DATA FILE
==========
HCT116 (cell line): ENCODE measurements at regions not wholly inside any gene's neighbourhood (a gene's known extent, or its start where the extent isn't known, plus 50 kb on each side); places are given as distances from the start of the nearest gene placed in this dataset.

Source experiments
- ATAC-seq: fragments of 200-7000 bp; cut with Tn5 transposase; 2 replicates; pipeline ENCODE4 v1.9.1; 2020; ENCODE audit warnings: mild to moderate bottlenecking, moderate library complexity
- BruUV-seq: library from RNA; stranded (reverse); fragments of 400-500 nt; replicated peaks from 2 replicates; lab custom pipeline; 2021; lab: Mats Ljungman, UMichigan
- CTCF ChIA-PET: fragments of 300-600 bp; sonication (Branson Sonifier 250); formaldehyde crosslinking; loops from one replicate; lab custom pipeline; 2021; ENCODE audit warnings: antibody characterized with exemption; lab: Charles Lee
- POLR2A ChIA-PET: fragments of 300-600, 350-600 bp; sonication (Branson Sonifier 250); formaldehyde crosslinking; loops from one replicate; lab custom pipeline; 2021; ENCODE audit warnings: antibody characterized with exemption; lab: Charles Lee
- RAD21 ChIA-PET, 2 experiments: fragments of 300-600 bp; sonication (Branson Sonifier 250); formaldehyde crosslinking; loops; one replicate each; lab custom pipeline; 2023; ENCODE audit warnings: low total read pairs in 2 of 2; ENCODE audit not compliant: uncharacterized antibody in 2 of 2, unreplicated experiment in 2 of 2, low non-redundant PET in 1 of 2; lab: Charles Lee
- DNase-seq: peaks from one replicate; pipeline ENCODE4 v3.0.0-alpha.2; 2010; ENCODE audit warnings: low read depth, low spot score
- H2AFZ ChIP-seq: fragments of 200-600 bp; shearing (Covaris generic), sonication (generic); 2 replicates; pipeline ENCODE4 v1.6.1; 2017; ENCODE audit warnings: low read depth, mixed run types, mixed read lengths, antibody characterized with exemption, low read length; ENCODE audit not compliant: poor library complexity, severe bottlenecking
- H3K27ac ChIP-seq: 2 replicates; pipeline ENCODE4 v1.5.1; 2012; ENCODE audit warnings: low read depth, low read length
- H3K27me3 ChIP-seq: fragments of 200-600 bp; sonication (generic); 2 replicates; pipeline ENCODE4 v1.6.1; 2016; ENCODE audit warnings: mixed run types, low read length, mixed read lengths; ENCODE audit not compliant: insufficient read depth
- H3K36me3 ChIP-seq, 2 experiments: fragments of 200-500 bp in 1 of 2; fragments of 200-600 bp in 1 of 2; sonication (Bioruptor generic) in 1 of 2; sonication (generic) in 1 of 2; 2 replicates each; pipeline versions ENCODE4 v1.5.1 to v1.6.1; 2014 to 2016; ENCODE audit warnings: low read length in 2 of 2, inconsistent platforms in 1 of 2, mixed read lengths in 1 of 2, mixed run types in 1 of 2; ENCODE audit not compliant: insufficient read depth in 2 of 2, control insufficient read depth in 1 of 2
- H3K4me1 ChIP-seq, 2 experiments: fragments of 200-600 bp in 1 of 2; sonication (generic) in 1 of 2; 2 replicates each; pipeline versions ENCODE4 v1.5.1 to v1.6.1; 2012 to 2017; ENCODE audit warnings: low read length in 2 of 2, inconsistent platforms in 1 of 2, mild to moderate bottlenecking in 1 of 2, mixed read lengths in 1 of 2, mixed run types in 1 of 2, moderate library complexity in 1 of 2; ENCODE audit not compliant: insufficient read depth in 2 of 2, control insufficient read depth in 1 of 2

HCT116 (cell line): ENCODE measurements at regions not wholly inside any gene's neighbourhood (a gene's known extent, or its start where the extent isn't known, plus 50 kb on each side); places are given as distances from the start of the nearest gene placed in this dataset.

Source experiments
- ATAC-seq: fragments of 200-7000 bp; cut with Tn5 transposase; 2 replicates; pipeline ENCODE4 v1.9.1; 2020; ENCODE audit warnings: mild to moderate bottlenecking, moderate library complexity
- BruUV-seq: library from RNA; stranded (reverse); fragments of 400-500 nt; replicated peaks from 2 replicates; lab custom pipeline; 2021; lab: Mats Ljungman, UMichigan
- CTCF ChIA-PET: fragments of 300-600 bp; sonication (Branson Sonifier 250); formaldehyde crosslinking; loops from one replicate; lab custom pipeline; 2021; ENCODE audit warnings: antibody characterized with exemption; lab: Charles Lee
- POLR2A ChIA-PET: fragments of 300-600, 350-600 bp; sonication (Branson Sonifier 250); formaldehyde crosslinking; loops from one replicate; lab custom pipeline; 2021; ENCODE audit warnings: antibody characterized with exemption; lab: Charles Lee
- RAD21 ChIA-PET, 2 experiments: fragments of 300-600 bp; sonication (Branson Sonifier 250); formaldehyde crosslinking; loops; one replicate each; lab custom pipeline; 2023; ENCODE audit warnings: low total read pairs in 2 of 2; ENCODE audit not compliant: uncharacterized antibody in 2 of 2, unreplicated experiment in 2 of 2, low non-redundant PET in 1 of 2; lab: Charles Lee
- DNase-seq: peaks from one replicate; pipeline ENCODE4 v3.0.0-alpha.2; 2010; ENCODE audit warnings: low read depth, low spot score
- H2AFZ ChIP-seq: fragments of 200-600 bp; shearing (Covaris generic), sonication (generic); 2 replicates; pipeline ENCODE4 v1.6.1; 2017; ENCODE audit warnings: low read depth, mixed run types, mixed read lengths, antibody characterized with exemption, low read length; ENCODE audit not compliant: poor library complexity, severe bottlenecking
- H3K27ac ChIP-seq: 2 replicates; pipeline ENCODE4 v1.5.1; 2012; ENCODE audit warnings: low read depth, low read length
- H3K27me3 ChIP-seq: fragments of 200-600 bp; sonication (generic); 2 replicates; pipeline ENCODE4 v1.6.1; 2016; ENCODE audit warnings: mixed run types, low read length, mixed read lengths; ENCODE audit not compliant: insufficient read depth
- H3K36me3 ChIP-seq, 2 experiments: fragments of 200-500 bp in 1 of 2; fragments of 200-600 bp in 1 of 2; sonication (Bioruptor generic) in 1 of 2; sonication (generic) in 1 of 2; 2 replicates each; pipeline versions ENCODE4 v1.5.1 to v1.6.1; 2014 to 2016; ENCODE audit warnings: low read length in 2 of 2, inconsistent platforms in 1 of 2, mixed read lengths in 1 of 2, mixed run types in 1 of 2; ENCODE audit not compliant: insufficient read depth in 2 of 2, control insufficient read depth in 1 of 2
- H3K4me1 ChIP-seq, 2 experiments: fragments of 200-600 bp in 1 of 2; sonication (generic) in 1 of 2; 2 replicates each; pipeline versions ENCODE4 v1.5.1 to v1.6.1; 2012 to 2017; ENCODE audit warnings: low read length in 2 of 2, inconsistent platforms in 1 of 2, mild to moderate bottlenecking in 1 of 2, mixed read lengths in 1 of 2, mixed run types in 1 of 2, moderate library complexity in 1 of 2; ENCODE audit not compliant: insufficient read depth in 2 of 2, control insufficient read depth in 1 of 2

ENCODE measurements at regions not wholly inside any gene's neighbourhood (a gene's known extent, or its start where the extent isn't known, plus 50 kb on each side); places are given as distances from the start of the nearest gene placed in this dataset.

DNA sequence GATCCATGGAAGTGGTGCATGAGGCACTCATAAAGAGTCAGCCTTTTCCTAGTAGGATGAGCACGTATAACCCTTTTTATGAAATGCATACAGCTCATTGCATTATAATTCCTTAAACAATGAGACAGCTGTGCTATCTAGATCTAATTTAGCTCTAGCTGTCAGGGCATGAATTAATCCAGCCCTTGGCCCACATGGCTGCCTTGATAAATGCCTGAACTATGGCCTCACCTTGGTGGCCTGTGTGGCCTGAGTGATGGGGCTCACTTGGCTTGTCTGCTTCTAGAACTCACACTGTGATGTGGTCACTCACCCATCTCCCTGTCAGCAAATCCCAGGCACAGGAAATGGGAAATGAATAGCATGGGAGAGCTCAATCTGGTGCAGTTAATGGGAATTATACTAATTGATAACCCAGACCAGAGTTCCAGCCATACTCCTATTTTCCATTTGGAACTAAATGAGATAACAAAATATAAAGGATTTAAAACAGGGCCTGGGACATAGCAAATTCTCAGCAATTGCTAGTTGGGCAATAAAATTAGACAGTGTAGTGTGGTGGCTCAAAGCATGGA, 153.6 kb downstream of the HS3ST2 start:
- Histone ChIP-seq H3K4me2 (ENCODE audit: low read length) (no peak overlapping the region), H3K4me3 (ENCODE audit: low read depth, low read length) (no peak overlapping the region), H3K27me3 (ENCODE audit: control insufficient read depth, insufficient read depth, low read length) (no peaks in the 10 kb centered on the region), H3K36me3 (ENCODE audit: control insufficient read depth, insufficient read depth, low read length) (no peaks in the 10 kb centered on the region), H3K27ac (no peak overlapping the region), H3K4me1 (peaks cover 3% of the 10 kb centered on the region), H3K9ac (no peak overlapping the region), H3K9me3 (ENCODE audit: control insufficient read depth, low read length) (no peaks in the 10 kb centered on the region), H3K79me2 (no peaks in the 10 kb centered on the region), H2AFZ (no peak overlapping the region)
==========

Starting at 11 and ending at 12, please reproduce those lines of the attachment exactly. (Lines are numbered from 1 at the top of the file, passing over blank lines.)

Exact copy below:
- H3K27me3 ChIP-seq: fragments of 200-600 bp; sonication (generic); 2 replicates; pipeline ENCODE4 v1.6.1; 2016; ENCODE audit warnings: mixed run types, low read length, mixed read lengths; ENCODE audit not compliant: insufficient read depth
- H3K36me3 ChIP-seq, 2 experiments: fragments of 200-500 bp in 1 of 2; fragments of 200-600 bp in 1 of 2; sonication (Bioruptor generic) in 1 of 2; sonication (generic) in 1 of 2; 2 replicates each; pipeline versions ENCODE4 v1.5.1 to v1.6.1; 2014 to 2016; ENCODE audit warnings: low read length in 2 of 2, inconsistent platforms in 1 of 2, mixed read lengths in 1 of 2, mixed run types in 1 of 2; ENCODE audit not compliant: insufficient read depth in 2 of 2, control insufficient read depth in 1 of 2